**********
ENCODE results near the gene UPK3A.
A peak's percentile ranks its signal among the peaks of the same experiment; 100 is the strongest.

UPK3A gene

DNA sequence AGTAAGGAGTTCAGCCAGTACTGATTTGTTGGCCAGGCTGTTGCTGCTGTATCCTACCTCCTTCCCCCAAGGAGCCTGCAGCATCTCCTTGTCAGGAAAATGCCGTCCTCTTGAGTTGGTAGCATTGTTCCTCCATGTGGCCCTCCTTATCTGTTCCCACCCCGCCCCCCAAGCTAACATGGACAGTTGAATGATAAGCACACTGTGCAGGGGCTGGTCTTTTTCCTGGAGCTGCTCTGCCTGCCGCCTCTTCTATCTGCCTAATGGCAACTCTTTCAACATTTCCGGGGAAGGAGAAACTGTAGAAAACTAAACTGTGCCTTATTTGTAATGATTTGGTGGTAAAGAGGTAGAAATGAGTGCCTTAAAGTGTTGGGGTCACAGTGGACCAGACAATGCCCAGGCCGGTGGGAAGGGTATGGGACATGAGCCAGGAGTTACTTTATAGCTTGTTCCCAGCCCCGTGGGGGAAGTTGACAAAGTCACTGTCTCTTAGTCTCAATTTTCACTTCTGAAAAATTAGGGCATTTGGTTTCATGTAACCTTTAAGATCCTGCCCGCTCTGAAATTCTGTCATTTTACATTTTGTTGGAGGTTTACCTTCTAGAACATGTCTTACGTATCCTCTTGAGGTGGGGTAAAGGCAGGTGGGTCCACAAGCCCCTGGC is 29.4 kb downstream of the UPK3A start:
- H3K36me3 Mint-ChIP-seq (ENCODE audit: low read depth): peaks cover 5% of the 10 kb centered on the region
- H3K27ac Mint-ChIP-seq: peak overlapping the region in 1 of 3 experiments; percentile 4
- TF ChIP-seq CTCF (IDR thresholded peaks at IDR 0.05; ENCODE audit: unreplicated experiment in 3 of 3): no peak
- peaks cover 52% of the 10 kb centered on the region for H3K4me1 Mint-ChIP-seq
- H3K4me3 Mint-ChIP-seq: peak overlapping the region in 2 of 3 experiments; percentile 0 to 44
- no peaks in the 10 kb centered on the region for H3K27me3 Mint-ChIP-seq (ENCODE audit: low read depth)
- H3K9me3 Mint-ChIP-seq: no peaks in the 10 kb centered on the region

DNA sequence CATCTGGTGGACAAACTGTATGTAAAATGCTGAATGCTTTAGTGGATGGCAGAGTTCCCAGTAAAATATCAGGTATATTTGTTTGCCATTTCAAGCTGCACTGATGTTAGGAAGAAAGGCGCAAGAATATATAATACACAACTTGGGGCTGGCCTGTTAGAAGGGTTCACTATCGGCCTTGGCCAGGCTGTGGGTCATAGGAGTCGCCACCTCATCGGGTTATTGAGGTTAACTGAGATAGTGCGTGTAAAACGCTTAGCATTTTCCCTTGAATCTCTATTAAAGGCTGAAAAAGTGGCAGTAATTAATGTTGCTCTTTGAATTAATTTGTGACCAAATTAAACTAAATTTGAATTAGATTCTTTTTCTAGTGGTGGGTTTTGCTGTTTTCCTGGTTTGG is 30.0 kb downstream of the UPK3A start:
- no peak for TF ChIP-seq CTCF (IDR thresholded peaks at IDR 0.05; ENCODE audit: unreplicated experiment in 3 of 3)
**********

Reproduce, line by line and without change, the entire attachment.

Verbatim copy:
ENCODE results near the gene UPK3A.
A peak's percentile ranks its signal among the peaks of the same experiment; 100 is the strongest.

UPK3A gene

DNA sequence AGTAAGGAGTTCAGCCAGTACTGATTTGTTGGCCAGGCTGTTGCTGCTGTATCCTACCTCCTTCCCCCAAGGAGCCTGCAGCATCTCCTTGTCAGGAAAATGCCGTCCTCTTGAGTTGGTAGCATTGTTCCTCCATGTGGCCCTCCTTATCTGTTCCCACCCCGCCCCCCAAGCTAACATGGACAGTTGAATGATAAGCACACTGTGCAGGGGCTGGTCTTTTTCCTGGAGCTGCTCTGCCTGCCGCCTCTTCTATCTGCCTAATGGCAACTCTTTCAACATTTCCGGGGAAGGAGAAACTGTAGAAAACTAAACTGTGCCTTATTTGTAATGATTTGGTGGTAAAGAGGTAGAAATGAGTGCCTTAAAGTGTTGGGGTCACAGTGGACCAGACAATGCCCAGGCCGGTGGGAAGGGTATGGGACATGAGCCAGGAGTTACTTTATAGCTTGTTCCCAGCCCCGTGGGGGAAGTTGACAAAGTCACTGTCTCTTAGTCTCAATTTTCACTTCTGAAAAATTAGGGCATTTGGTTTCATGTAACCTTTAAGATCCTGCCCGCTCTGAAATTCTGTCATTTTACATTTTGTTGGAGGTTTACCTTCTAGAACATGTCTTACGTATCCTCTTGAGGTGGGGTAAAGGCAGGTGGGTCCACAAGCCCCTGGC is 29.4 kb downstream of the UPK3A start:
- H3K36me3 Mint-ChIP-seq (ENCODE audit: low read depth): peaks cover 5% of the 10 kb centered on the region
- H3K27ac Mint-ChIP-seq: peak overlapping the region in 1 of 3 experiments; percentile 4
- TF ChIP-seq CTCF (IDR thresholded peaks at IDR 0.05; ENCODE audit: unreplicated experiment in 3 of 3): no peak
- peaks cover 52% of the 10 kb centered on the region for H3K4me1 Mint-ChIP-seq
- H3K4me3 Mint-ChIP-seq: peak overlapping the region in 2 of 3 experiments; percentile 0 to 44
- no peaks in the 10 kb centered on the region for H3K27me3 Mint-ChIP-seq (ENCODE audit: low read depth)
- H3K9me3 Mint-ChIP-seq: no peaks in the 10 kb centered on the region

DNA sequence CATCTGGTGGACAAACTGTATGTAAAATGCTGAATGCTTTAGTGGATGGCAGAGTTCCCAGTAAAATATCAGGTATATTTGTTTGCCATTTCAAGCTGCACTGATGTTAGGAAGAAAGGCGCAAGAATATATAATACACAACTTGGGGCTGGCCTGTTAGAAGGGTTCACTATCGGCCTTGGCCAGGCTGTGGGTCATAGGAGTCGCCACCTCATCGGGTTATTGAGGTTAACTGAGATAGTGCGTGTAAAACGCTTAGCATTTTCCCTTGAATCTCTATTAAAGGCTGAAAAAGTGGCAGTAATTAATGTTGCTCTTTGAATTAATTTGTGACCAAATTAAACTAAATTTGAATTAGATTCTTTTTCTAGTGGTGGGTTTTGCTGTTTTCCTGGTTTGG is 30.0 kb downstream of the UPK3A start:
- no peak for TF ChIP-seq CTCF (IDR thresholded peaks at IDR 0.05; ENCODE audit: unreplicated experiment in 3 of 3)